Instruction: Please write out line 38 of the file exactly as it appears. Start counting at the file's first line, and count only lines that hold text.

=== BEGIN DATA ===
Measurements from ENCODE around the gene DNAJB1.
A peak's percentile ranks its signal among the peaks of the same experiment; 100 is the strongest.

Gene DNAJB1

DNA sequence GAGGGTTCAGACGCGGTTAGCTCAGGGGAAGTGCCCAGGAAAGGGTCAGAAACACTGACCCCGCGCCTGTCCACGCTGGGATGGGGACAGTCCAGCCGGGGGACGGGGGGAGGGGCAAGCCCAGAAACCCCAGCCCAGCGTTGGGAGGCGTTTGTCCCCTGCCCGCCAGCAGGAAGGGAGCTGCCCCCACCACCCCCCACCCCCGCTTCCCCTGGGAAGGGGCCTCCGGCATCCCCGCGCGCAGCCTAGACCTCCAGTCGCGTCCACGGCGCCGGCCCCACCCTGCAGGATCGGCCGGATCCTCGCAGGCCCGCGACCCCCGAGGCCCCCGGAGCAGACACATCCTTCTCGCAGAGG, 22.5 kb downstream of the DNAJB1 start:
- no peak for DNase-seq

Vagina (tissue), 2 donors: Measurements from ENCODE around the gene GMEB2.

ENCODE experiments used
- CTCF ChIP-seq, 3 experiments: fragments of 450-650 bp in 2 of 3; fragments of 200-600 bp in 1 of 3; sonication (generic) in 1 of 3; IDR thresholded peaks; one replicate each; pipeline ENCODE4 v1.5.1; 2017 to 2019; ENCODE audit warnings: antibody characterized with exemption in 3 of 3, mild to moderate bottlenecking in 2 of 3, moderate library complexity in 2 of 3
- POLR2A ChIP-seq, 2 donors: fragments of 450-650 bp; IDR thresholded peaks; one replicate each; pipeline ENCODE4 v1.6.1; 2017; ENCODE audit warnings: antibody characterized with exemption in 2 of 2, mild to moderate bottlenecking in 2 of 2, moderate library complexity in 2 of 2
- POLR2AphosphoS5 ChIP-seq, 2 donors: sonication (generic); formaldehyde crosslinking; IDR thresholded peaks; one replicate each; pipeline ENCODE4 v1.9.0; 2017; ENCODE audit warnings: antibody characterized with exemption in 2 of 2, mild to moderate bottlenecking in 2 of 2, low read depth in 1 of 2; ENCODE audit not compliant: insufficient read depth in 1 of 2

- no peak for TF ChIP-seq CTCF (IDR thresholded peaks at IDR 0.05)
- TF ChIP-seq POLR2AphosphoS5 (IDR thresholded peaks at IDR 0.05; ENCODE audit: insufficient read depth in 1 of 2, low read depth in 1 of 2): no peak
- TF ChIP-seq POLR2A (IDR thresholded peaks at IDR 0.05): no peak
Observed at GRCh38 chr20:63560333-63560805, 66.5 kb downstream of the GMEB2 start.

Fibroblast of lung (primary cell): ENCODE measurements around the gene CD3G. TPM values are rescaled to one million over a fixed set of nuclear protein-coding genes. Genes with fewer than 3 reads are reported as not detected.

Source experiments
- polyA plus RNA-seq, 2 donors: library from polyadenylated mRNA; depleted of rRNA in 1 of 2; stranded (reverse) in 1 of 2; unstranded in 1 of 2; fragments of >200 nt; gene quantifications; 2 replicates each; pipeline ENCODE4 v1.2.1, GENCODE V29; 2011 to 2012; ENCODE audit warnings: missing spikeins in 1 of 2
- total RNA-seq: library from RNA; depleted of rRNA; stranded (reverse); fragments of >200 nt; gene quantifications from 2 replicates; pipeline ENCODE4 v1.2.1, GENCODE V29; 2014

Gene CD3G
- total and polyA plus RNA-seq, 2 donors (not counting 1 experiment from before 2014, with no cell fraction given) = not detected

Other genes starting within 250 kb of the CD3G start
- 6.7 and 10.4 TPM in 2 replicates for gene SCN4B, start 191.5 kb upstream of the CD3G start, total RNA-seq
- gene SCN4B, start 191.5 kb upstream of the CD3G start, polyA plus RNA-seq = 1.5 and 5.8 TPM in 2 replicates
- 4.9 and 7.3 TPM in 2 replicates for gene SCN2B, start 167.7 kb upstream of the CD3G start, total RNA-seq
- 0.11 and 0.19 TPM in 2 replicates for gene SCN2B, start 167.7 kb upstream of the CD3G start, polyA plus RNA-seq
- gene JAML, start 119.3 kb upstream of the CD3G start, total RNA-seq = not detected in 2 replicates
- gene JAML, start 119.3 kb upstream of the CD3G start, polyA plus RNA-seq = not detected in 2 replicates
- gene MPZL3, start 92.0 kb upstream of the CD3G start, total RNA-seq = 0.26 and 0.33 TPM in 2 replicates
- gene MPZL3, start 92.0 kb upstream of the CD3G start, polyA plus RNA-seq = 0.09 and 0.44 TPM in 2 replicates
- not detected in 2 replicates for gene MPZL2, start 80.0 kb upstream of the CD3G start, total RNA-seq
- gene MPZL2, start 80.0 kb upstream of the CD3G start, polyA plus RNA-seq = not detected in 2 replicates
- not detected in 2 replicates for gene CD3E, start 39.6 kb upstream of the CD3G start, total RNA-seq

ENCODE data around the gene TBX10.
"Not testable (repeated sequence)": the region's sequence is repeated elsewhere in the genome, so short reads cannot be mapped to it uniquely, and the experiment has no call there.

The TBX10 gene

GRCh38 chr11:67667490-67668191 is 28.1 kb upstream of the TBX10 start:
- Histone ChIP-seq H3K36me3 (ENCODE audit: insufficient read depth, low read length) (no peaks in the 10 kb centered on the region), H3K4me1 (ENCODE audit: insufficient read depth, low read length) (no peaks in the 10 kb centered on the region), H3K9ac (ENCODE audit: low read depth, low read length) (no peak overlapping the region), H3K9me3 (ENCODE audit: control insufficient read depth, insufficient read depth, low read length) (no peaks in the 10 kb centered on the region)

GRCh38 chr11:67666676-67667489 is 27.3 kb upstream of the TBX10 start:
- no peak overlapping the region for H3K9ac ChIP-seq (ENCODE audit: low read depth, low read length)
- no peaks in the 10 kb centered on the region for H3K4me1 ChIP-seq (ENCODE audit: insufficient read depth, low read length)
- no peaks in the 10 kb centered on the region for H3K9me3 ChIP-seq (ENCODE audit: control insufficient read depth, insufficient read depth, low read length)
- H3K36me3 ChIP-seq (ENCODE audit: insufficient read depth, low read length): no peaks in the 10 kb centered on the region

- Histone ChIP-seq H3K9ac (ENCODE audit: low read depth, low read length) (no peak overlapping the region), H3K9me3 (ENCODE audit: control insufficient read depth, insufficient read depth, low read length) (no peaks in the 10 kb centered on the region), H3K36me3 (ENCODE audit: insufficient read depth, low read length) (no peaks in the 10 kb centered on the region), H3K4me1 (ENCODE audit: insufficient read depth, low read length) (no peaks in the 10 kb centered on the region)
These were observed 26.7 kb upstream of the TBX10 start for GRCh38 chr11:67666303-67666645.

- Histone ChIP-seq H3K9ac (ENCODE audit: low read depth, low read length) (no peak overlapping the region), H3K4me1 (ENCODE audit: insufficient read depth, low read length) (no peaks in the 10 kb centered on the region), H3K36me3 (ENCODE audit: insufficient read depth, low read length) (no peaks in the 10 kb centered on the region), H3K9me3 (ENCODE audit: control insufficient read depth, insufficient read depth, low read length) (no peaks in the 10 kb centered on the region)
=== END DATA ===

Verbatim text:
GRCh38 chr11:67666676-67667489 is 27.3 kb upstream of the TBX10 start: